Boning up on early Bronze Age


ND’s collection of skeletal remains holds clues to past

Make no bones about it: The people of the early Bronze Age had it pretty hard.

The evidence lies in the hands of Ohio State University doctoral candidate Jaime Ullinger.

“Some of it is burned so much that it’s gone beyond a brown color to a white color,” Ullinger, a 1999 University of Notre Dame graduate, says as she holds up a charred vertebra, arm bone and skulls from the crypts of Jordan.

In a lab tucked away in the basement of Notre Dame’s Reyniers Building lies a collection of countless bones from the early Bronze Age (3500 to 2000 B.C.) — several of them burned in a burial structure thousands of years ago for a reason still unknown. Here, researchers scrutinize the bones dug up from around the world, hoping to glean more clues about the mysteries of past civilizations than textbooks can provide.

For the past decade, the university also has been studying about 15,000 bones of the Byzantine St. Stephen’s Monastery collection, bones that are about 1,500 years old. Susan Sheridan says they belonged to some of the most robust men she has ever studied.

“What we found was they were exceptionally healthy,” said Sheridan, a Nancy O’Neill Associate Professor of Anthropology. “Really oddly so. There is no cancer, not many broken bones, but they have very arthritic knees.”

A bookshelf in the skeletal biology lab makes it clear how much history and science join at the hip socket of anthropology. Among the books are the “Encyclopedia of Early Christianity,” “The History of Rain” and “Ancient Iraq.”

Who knew moldy grains in a bone could confirm accounts of beer’s significance in the diet and commerce of monks? And the history books can tell you the religious men, some as tall as 6 feet 6 inches, bent at least 300 times a day in prayers and genuflection, hence the worn-out knees.

A skull bearing a gash, most likely caused by an axlike object, hints at a larger problem among the once-nomadic people of Bab edh-Dhra’s walled city. Bab edh-Dhra was a settlement on the southeastern shore of the Dead Sea that established a way of life featured in the Bible.

“It looks like there’s more interpersonal conflicts going on with these things, so they may have been building a wall for a reason,” Sheridan said.

For the researchers, the bones, which also reveal infectious diseases and nutritional problems, are providing a different picture of what life was like thousands of years ago.

“The bones help us to make questions of the text, and the text helps us to make questions of the bones,” Sheridan said.

Universities take turns at the interrogating, too. The skeletons of the more than 300 Bronze Age individuals came to the anthropology department about a year and a half ago from Kansas State University, which housed them for the past 20 years.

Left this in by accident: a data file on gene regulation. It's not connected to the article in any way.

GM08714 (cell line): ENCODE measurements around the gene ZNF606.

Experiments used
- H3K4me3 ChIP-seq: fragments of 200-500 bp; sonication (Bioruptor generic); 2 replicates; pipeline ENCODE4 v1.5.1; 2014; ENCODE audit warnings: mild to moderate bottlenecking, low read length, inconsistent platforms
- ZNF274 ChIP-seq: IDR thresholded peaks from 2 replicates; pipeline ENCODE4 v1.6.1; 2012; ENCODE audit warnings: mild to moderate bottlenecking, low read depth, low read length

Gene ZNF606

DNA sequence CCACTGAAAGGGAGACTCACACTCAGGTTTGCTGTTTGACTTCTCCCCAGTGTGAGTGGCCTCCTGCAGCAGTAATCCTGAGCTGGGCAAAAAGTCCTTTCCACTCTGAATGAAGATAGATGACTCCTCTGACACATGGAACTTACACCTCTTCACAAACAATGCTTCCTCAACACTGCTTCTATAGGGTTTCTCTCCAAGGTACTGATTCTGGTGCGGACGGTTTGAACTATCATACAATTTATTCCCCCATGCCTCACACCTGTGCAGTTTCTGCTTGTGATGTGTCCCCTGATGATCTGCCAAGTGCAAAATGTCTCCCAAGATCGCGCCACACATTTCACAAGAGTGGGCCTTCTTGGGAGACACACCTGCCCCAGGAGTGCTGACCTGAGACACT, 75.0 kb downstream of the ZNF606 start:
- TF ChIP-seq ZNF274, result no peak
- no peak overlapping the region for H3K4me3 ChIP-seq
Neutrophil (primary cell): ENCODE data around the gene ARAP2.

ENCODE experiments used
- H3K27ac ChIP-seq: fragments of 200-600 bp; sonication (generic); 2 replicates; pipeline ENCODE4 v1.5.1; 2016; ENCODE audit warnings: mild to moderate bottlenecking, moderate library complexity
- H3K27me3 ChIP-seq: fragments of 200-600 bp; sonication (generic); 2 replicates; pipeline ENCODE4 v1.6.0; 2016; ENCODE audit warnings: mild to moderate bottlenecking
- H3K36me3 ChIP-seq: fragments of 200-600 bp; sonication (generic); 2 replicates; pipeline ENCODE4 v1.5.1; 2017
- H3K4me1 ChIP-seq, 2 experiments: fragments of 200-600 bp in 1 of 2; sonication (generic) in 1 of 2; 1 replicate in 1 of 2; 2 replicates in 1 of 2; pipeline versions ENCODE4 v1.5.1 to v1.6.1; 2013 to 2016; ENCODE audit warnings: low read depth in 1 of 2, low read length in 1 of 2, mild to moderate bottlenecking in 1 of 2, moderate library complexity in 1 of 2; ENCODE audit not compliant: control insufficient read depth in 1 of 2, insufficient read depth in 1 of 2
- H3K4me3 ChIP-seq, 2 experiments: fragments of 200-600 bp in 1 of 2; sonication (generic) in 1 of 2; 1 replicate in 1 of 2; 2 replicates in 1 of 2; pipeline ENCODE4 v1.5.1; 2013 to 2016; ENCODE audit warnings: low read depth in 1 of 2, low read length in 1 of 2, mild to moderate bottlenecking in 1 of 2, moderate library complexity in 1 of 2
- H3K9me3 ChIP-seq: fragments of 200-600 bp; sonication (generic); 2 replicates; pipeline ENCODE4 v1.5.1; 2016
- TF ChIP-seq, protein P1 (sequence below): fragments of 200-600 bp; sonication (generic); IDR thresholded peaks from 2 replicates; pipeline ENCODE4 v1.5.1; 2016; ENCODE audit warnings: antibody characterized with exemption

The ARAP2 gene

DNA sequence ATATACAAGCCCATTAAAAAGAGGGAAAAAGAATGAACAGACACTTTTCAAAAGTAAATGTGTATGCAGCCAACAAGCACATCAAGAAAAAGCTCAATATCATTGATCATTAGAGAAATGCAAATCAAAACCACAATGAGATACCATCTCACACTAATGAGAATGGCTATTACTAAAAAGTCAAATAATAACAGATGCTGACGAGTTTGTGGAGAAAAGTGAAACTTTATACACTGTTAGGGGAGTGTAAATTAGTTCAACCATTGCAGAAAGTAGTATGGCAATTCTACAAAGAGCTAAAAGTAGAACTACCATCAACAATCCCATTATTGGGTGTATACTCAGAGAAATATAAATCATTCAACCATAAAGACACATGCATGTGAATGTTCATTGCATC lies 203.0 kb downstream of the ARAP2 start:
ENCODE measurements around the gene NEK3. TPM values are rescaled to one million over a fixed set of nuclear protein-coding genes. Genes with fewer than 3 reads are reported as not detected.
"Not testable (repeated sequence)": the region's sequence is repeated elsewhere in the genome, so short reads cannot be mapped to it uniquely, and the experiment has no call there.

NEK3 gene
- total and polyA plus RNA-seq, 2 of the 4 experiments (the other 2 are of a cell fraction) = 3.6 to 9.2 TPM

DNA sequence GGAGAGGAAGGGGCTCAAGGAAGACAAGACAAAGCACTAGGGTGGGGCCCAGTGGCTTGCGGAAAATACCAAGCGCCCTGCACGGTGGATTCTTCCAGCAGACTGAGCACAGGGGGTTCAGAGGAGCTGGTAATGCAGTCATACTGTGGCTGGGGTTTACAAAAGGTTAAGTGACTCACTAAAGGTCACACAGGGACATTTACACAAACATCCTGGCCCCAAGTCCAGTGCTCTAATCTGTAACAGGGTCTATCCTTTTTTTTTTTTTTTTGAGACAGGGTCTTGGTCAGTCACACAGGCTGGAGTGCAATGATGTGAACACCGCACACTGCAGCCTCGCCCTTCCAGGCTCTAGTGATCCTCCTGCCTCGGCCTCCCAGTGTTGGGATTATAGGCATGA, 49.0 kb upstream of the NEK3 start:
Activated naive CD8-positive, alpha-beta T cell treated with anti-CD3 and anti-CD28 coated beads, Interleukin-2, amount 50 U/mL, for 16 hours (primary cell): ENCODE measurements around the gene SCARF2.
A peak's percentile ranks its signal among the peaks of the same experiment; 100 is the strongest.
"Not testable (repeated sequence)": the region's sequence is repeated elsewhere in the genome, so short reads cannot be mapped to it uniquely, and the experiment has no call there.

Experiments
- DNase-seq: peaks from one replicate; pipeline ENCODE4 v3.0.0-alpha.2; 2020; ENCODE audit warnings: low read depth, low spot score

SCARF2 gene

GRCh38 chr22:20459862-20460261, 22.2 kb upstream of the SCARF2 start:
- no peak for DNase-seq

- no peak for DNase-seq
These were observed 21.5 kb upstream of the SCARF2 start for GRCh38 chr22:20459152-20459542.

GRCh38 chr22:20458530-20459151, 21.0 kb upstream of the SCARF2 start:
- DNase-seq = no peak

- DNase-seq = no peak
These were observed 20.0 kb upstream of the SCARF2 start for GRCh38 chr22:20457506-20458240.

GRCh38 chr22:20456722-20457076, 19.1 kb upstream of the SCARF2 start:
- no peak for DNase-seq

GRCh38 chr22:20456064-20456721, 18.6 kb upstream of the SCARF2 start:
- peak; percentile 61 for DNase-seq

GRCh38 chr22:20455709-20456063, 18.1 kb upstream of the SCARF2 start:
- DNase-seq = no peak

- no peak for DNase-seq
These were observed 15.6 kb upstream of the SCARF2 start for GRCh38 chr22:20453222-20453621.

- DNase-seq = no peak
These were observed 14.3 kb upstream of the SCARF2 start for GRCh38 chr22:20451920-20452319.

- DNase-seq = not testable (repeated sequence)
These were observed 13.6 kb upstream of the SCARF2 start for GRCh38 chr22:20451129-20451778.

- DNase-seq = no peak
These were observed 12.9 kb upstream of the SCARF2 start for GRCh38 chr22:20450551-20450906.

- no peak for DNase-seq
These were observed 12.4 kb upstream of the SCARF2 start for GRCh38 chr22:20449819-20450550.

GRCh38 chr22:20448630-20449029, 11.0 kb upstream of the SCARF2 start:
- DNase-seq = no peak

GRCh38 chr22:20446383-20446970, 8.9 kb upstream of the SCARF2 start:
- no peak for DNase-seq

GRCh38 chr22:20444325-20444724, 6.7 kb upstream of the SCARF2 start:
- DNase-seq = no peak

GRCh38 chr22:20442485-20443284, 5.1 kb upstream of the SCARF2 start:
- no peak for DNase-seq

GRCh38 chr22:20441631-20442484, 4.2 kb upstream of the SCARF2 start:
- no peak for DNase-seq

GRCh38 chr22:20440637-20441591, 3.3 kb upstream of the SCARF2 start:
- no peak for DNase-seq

The department also has two mummies dating back about 1,500 years from Kulubnarti in Sudan — one about 9 years old and the other a newborn infant. The mummies were preserved in the country’s dry heat and hot sands and came from a collection at the University of Colorado.

Eight undergraduate students from across the nation spent six weeks at Notre Dame this summer in the National Science Foundation’s Research Experience for Undergraduates, where they studied the migration and pilgrimage of the monks during the Byzantine period.

Notre Dame junior Alicia Cooper, part of the “lifeblood of the project” as Sheridan calls the students, has been looking at the bones’ chemistry to examine migration and diet patterns.

“We don’t have any data yet, so it’s a matter of figuring out a way of getting it and what instruments are required,” Cooper said.

The biology major will travel to Jerusalem in early August to study animal bones buried in the crypts. Joining her will be Ullinger and Lesley Gregoricka, who graduated from Notre Dame this year.

“You really need to see it and be there to understand why they may have had bad knees and what they had to choose,” Sheridan said of the Byzantine monks. “A lot of it you can get from books, but a lot of it is time in the trenches.”

Gregoricka is glad to help uncover some of the mysteries. She is studying the ancient people’s diets by examining the ratio of carbon and nitrogen in their bones, and will begin her master’s thesis at Ohio State in the fall.

Ullinger, a Distinguished University Fellow at Ohio State, is completing her dissertation on the Bab edh-Dhra inhabitants.

“There’s a lot more here to be done than will be done in my dissertation,” Ullinger said.

“There’s a lot more here to be done than will be done in my career,” Sheridan followed with a laugh.

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